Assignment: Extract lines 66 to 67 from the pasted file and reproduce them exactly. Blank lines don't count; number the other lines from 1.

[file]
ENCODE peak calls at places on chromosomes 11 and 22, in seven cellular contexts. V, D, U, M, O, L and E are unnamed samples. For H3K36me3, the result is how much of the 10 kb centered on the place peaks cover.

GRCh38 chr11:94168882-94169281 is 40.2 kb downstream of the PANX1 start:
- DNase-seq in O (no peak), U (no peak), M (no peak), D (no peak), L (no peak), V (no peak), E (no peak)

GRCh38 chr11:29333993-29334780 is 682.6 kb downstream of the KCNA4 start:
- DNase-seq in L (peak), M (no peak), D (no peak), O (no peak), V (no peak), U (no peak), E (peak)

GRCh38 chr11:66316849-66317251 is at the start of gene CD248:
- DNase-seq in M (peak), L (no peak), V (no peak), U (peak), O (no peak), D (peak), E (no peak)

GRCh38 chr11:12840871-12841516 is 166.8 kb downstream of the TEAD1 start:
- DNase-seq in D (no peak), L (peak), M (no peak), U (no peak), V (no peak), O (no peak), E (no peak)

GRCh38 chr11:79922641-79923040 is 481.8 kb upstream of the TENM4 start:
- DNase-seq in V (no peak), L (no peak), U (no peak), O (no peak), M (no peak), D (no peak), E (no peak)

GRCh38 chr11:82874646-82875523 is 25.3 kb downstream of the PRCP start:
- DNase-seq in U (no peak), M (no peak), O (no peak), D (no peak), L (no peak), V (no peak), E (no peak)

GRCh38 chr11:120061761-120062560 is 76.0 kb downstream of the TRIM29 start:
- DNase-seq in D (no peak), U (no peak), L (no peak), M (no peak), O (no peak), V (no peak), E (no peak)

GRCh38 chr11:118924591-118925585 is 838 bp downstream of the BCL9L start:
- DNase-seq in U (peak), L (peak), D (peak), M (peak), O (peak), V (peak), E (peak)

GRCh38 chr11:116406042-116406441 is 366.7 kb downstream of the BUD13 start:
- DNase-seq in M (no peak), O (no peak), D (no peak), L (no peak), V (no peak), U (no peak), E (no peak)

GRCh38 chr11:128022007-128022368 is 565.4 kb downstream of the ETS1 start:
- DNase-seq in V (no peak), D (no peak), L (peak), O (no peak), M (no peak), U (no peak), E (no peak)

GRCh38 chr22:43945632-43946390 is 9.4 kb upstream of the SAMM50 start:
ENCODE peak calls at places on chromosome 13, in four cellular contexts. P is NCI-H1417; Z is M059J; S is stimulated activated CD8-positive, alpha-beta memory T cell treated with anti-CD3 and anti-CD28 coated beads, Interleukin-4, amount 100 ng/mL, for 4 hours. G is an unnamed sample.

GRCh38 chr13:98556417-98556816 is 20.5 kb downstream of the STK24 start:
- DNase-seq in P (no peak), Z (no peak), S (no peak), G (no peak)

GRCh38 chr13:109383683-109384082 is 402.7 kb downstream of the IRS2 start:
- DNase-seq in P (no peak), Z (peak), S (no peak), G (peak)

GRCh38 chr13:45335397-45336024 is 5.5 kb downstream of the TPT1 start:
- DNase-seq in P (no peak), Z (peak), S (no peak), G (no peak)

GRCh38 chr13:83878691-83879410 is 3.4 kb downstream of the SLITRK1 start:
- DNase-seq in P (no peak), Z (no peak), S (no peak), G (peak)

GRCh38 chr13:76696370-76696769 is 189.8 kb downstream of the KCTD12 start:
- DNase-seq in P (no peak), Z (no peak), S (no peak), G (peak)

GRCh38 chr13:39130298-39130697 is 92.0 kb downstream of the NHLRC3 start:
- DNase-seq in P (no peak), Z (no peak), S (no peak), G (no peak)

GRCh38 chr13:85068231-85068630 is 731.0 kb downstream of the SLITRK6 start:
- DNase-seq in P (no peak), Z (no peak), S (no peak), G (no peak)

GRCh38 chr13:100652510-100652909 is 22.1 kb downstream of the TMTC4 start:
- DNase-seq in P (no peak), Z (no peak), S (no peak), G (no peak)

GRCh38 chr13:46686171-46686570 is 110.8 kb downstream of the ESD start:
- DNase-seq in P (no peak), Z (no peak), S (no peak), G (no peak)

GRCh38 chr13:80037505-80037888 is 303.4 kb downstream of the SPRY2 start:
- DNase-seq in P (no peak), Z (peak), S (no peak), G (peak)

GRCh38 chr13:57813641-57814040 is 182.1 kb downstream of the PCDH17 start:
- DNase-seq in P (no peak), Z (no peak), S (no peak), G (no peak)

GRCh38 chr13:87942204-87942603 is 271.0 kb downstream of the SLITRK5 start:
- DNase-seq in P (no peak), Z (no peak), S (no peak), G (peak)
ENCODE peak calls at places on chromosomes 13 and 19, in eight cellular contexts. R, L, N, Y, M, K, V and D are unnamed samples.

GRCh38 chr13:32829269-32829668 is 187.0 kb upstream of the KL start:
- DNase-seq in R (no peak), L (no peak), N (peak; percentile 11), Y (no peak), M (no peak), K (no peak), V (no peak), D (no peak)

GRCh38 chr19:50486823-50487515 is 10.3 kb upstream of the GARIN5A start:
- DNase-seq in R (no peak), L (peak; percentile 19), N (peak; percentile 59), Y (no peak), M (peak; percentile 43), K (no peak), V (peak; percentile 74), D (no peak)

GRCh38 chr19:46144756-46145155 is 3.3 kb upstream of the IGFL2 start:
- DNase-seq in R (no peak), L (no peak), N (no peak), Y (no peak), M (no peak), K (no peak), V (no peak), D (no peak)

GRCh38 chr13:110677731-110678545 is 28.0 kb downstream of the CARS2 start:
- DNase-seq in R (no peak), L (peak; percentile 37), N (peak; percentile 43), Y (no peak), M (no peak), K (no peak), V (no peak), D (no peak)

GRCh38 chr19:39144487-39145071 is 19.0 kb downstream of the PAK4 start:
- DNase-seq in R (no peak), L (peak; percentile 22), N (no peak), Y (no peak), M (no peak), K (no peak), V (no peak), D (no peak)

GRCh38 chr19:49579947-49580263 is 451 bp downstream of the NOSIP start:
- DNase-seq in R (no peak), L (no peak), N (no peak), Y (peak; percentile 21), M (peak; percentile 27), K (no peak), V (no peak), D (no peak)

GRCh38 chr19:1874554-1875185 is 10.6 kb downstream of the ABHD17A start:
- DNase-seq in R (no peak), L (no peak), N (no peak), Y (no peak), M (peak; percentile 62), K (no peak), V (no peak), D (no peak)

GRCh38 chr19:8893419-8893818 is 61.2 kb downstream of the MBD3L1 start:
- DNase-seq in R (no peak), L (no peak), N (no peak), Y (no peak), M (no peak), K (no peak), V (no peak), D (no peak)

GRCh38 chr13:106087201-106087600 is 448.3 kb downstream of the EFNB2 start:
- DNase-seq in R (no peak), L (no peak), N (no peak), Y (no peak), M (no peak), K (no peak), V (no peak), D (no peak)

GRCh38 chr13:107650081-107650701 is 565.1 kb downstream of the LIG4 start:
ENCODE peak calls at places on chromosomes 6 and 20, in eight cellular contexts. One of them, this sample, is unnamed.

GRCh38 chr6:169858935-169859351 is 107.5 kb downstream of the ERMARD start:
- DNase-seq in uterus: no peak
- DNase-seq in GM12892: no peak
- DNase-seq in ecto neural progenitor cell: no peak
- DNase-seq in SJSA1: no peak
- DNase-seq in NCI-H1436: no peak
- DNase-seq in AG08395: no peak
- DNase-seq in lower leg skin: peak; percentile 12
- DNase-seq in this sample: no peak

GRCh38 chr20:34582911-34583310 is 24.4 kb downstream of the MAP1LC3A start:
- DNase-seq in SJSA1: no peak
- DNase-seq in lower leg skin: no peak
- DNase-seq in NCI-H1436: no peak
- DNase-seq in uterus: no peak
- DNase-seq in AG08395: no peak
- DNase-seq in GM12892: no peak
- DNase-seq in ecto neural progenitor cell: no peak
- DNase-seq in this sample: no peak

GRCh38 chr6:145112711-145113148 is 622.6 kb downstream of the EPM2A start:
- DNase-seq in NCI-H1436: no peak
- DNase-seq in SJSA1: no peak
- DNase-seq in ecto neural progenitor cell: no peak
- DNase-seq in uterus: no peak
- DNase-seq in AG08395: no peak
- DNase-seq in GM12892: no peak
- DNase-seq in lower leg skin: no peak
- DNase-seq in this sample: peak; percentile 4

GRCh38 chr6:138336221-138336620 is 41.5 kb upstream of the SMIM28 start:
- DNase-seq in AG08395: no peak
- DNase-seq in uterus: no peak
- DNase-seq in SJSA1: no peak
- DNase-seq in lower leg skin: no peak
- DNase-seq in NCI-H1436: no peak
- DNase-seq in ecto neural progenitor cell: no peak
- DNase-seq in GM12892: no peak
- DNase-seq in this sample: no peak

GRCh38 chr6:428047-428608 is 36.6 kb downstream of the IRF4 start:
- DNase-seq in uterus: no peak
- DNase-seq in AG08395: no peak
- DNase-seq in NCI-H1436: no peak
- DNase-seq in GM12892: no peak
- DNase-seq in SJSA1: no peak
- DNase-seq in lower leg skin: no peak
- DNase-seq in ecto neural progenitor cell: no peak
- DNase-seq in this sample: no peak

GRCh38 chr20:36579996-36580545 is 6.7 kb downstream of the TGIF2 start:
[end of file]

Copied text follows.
- DNase-seq in R (no peak), L (no peak), N (no peak), Y (no peak), M (no peak), K (no peak), V (no peak), D (no peak)

GRCh38 chr13:107650081-107650701 is 565.1 kb downstream of the LIG4 start: